Can Brian Williams salvage his career?

In a word … no.

At least not as the face of NBC News.

Brian Williams got caught fabricating his field coverage of the war in Iraq, which then called into question his coverage of Hurricane Katrina. He danced around his fibs by calling them memory lapses.



So he’s now on unpaid leave and I’m sure the network bigwigs are wringing their hands trying to figure out what to do. Before his gaffe, Williams was pretty popular with those who still tune in to the nightly news. But now? Now, I think he has to step away from his seat at the evening news desk because he broke public trust and without trust a journalist has got nothing.

star trek

Journalism isn’t really about writing. Sure, it helps if you have a good grasp of grammar and vocabulary. But really good journalists aren’t just folks who know how to turn a phrase. They love the truth. They love it so much that they are willing to wade through the muck of politics, brave wars and natural disasters, and sit through hours of courtroom testimony to tell the public what is happening — in most cases for not much money and crappy hours. If the public thinks a journalist is full of it, well, then that reporter better just hang up his or her hat. It’s over.

Trust is a tenuous thing and it’s not easy to get it back. When I started the education beat, the paper I worked for hired a “consultant” to improve our readership score. His big idea was we shouldn’t go to local government meetings. We should follow-up the next day with the people who ran these meetings and find in-depth stories to pursue.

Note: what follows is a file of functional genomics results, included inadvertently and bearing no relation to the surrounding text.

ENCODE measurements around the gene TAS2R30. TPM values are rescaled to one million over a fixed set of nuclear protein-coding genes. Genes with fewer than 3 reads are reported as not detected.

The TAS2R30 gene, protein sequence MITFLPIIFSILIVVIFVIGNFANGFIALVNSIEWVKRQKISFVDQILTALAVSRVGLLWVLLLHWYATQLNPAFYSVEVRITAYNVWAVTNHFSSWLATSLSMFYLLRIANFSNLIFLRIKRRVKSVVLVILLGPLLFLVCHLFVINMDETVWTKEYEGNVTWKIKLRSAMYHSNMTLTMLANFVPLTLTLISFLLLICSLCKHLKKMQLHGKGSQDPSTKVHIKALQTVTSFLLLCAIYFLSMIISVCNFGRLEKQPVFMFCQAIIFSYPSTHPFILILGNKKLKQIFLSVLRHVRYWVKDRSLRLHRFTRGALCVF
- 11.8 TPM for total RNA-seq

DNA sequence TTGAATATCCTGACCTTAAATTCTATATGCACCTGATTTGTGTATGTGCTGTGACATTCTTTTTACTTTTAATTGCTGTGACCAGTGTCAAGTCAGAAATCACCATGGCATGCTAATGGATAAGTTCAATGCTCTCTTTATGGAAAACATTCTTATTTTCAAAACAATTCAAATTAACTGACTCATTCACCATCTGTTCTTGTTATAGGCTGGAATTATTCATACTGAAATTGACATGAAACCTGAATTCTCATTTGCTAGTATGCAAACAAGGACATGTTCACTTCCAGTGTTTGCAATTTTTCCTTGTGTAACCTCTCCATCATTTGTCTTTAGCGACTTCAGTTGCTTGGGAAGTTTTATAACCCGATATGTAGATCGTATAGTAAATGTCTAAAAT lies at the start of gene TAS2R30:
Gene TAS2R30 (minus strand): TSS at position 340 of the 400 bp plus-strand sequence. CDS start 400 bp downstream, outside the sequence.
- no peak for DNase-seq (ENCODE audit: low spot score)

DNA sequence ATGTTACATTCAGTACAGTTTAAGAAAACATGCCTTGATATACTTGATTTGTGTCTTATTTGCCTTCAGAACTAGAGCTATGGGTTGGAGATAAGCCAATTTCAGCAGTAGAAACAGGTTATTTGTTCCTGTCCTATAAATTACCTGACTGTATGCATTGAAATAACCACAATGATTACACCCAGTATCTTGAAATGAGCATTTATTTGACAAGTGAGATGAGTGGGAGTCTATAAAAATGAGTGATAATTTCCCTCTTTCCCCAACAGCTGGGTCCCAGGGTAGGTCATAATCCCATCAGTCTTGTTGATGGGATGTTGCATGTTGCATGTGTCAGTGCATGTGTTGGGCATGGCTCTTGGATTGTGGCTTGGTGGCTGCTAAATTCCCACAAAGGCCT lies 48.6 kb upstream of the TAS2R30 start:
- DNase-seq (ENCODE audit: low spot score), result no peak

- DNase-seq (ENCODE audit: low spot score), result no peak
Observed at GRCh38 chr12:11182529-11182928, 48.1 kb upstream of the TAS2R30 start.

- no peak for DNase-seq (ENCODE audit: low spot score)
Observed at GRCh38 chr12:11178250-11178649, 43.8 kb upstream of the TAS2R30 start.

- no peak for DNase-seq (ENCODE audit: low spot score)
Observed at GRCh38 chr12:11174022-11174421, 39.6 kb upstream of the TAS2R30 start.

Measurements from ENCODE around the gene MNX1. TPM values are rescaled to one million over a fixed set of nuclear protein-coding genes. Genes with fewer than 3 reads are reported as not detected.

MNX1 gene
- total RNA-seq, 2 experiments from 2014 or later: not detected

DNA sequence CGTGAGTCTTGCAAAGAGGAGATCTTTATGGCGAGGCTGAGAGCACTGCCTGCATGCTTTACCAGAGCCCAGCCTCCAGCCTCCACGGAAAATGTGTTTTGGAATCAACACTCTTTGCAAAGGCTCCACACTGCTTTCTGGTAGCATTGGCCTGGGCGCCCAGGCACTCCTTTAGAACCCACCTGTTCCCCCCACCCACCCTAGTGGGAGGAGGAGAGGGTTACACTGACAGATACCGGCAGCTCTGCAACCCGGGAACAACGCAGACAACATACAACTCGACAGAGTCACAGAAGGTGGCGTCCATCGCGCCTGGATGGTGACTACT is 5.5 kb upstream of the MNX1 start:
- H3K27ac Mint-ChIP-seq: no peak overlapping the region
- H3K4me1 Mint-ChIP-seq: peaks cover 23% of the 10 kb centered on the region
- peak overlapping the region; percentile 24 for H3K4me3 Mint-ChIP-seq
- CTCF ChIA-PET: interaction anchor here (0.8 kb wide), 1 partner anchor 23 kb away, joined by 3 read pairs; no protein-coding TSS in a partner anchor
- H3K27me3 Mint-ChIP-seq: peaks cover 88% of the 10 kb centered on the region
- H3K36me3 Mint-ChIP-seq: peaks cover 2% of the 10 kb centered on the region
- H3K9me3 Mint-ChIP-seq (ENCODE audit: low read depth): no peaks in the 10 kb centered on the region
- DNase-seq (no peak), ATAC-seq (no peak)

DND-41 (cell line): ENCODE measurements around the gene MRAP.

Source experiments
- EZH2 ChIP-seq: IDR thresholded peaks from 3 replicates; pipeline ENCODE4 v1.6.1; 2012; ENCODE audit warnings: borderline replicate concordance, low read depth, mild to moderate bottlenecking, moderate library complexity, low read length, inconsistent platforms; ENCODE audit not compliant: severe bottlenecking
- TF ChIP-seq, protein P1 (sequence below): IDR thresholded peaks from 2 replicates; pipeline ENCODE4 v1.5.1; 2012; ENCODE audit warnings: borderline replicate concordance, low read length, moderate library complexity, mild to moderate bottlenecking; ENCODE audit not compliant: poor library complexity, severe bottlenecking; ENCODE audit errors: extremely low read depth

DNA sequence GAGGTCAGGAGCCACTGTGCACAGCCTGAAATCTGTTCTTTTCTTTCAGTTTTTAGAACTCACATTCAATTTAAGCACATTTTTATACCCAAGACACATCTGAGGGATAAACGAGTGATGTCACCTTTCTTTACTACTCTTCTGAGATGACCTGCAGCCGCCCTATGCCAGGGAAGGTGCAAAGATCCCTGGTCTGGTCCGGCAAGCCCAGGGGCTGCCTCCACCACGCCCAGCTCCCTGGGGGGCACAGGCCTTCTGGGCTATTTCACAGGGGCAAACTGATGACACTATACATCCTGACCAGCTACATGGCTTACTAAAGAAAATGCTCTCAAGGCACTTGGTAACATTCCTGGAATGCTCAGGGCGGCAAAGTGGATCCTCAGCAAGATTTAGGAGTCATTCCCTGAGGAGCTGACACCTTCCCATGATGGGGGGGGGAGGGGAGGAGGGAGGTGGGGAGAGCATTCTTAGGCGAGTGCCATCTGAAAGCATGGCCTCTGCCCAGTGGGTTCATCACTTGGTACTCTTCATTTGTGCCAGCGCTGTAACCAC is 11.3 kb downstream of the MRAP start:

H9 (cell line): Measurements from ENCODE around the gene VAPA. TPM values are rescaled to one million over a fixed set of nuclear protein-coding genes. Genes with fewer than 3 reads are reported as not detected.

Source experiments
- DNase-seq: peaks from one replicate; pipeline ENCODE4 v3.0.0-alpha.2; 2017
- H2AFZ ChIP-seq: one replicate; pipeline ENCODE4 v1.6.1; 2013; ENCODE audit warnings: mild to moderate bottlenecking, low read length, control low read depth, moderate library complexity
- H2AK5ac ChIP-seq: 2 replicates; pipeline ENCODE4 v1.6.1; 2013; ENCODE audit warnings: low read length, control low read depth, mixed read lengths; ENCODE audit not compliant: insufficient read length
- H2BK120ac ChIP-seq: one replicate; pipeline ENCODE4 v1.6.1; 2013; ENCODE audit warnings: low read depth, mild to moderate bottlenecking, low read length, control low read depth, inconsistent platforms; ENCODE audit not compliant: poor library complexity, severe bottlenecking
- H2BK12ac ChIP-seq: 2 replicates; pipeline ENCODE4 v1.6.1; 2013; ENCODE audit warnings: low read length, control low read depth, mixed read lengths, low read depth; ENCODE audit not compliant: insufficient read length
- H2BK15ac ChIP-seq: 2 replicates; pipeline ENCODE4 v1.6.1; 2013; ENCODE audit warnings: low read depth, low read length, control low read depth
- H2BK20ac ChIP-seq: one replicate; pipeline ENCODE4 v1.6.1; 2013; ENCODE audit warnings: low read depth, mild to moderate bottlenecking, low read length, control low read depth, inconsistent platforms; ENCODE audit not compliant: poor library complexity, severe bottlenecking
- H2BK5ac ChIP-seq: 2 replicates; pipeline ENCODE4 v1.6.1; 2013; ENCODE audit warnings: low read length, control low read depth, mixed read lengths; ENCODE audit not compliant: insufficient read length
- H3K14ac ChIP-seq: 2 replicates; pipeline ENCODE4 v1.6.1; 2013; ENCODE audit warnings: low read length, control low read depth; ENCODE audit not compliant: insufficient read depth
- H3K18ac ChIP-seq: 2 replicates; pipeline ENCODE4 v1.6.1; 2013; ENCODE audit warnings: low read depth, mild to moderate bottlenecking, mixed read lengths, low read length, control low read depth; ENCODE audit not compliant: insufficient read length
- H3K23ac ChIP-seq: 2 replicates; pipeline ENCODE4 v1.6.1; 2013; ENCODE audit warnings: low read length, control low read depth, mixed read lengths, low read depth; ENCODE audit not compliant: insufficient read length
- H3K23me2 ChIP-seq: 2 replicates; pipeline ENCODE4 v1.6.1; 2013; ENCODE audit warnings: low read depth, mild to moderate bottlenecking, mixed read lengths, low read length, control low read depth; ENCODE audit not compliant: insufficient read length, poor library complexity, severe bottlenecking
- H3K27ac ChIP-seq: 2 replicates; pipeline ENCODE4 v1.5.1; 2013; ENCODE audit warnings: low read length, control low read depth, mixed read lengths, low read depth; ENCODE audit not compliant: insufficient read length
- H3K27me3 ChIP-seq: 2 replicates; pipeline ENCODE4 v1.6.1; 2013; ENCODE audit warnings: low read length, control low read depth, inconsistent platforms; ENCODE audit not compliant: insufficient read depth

This is one of those things that sounds good in theory but pretty much sucks in real life. As part of this master plan, I was told to deliberately skip out on a school board meeting even though that board was in the midst of upheaval. I called the superintendent the next day and she ran down what happened at the meeting. It was all pretty generic and she didn’t offer much to pursue later. Hmmm….

My very lame followup story ran that afternoon. I was embarrassed when a reader called to chew me out because I had failed to mention the big blow up between board members over an issue that the superintendent had conveniently left out of our conversation. The reader was convinced I was in cahoots with the superintendent and that I’d lied by omission.


I learned a valuable lesson that day. You can bet your backside I was at the next school board meeting to see for myself what was happening. I wasn’t really mad at the superintendent. I mean, would you tell a reporter that your board was in revolt if you didn’t have to? I was mad at myself. I couldn’t really put my name on these stories if all I was going to do was be a mouthpiece for my contacts.  I needed to know the truth.

Truth matters. Whether it’s what you say or what you don’t say. You owe it to your readers to tell the truth of what happened. Not what you would have liked to have happened. Not what sounds sexy or what sells. Just the truth.


The sad thing is that so many journalists today no longer see truth as the duty they carry. From Rolling Stones’ questionable story about a campus rape to reporters using the news for their personal agendas, truth often is no longer the goal. No wonder journalists have found themselves below bankers when it comes to public perception of honesty.